Tocio: Our culture is thoughtful and planned. It doesn’t just happen. It’s hard to describe the culture of this company without going back to the founders, Roger and Linda. I had much more experience than they did when I joined the company. They were younger. They hadn’t really managed companies. They had done work and had been in consulting practices. I had managed a large multi-site healthcare organization, but I really learned from them the importance of culture.

For Dave and me, it’s really maintaining the culture but also improving it. We’re always careful about not hurting the culture.

It’s the culture that fuels the passion here.

HR plays a big part of it. We measure everything. We have parent satisfaction surveys and client surveys. We ask our people in the field how our home office and our regional office are supporting them. And we read and act on those surveys.

In this business, it’s the little things that count.

What are the most important things that leaders can do to create the conditions for high performance with integrity in organizations?

Tocio: It’s modeling. You have to have integrity in this business. You’re caring for people’s kids, so if you are not an honest, ethical person who makes sound honest, ethical business decisions, then you don’t have a place in this company or caring for children.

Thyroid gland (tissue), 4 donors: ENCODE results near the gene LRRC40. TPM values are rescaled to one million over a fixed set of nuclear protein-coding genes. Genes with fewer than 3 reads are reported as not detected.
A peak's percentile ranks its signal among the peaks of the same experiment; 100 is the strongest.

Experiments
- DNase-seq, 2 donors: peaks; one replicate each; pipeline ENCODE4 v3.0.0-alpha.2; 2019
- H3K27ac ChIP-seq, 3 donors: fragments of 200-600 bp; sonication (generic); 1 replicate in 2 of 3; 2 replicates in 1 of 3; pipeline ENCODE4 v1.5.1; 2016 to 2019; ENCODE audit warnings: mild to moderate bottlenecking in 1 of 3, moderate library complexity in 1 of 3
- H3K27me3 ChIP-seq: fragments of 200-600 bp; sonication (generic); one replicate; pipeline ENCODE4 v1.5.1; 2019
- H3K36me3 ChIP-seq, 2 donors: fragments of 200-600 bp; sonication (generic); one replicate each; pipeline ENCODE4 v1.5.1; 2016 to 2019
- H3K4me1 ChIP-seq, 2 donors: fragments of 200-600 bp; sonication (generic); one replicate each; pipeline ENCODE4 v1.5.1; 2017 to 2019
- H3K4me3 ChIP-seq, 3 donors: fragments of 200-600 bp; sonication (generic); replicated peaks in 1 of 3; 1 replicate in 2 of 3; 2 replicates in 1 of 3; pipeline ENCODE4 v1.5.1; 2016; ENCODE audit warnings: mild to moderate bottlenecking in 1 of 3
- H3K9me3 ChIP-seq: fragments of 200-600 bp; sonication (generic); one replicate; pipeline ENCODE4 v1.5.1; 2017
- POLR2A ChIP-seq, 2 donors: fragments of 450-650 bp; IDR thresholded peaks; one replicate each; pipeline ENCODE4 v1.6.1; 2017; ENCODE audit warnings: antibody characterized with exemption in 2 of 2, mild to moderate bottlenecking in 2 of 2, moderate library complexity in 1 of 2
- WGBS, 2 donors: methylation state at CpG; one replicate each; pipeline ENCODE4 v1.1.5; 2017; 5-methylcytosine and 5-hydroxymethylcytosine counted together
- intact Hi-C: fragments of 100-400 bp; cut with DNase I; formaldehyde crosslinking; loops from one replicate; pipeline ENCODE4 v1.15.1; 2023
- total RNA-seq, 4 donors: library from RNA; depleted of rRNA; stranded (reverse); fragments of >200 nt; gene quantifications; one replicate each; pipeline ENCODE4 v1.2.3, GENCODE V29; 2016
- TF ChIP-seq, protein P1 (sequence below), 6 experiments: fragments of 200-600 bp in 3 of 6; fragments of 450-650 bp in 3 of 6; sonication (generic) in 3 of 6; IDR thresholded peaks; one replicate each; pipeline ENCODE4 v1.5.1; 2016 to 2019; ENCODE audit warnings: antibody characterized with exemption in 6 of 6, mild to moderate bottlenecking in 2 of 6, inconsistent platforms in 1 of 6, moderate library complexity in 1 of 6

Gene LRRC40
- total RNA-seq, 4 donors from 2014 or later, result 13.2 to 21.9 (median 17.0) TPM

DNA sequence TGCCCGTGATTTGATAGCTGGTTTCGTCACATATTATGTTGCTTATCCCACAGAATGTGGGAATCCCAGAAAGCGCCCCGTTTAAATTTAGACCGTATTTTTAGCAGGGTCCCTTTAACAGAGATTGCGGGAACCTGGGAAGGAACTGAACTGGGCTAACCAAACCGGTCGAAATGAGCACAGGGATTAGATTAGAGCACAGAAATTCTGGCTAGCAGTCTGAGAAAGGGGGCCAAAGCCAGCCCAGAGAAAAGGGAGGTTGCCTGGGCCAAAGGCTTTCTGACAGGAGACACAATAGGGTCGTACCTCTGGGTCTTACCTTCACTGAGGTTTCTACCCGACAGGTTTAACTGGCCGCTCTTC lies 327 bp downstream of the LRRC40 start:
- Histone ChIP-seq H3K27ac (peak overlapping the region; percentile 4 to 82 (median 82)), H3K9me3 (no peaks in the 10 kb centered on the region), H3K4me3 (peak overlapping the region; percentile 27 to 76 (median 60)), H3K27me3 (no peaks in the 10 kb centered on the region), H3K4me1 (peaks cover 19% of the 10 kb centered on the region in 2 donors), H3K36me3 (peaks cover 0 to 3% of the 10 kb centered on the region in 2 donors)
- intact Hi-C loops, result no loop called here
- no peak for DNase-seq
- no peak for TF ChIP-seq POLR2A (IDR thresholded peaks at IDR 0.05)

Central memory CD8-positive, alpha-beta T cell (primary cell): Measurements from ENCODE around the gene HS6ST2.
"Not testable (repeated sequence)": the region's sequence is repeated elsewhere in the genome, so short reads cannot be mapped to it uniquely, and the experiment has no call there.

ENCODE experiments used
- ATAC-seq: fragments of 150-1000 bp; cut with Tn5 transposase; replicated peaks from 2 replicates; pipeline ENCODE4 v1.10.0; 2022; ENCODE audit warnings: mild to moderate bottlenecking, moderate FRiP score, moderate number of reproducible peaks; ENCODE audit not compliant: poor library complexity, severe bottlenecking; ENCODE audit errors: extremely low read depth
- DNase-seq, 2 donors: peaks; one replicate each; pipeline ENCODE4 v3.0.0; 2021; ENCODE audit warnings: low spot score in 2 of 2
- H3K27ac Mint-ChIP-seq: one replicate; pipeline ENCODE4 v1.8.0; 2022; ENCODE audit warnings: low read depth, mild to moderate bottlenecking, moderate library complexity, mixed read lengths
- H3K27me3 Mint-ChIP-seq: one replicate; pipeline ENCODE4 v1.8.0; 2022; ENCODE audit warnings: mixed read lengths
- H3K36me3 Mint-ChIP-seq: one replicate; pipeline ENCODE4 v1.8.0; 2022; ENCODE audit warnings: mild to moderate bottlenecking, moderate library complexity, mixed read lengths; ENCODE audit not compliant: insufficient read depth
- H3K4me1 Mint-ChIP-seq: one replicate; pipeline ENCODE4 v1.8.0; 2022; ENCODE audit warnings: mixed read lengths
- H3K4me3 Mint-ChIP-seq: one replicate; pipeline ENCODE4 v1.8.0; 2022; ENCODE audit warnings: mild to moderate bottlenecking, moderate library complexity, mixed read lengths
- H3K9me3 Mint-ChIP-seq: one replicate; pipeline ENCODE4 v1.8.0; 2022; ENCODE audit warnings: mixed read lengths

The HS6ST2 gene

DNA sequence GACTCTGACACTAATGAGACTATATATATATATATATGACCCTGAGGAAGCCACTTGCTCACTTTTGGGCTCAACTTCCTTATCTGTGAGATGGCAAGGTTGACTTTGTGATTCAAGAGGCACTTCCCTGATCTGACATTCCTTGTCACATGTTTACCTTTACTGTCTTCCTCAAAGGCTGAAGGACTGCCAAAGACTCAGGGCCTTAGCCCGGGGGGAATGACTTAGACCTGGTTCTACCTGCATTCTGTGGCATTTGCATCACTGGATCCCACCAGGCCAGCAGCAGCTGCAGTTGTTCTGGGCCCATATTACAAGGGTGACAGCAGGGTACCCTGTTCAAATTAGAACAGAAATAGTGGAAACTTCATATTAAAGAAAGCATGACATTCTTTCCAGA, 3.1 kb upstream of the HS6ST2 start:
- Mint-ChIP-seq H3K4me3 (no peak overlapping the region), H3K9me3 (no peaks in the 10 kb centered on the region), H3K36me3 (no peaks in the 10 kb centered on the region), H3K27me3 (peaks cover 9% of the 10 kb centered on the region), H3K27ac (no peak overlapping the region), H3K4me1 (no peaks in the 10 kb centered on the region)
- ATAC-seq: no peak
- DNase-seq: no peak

What personal characteristics are necessary for leadership there?

Tocio: Emotional intelligence is critical. And character. I can’t think of anyone on the executive team that I don’t have the utmost respect for. There is somebody who would like to be on our executive team and I’m not supporting it, because I don’t think that person has the character that reflects what we’re all about, and I’m vocal about it.

What does it feel like to work at Bright Horizons, with that culture and leadership dynamic?

Tocio: In the twenty years I was in health care, I never felt like this. I always liked my job, but I love this company. I love the people I work with and the work we’re doing. It feels great. It feels especially good because now I’m also a customer for the first time, because I have three grandchildren who use our centers. I see the difference.

A few years ago, my daughter was a first-time mom and developed breast cancer. She needed to go through chemotherapy, radiation, the whole bit. So I dropped off my infant grandson every morning going to work, picked him up every night, and really was a user of our services. I can tell you, I always felt proud of the work that we did, but when it played out in my own life I said, you know, what if I didn’t have child care to the quality that we do? It made a huge difference in my daughter’s recovery and my own grandson’s stability.

So I am the biggest fan in the world. I feel very privileged to have my position.

 

Bob and Gregg Vanourek are authors of Triple Crown Leadership: Building Excellent, Ethical, and Enduring Organizations (McGraw-Hill, 2012), based on interviews with 61 organizations in 11 countries.
Web: triplecrownleadership.com/
Twitter: @TripleCrownLead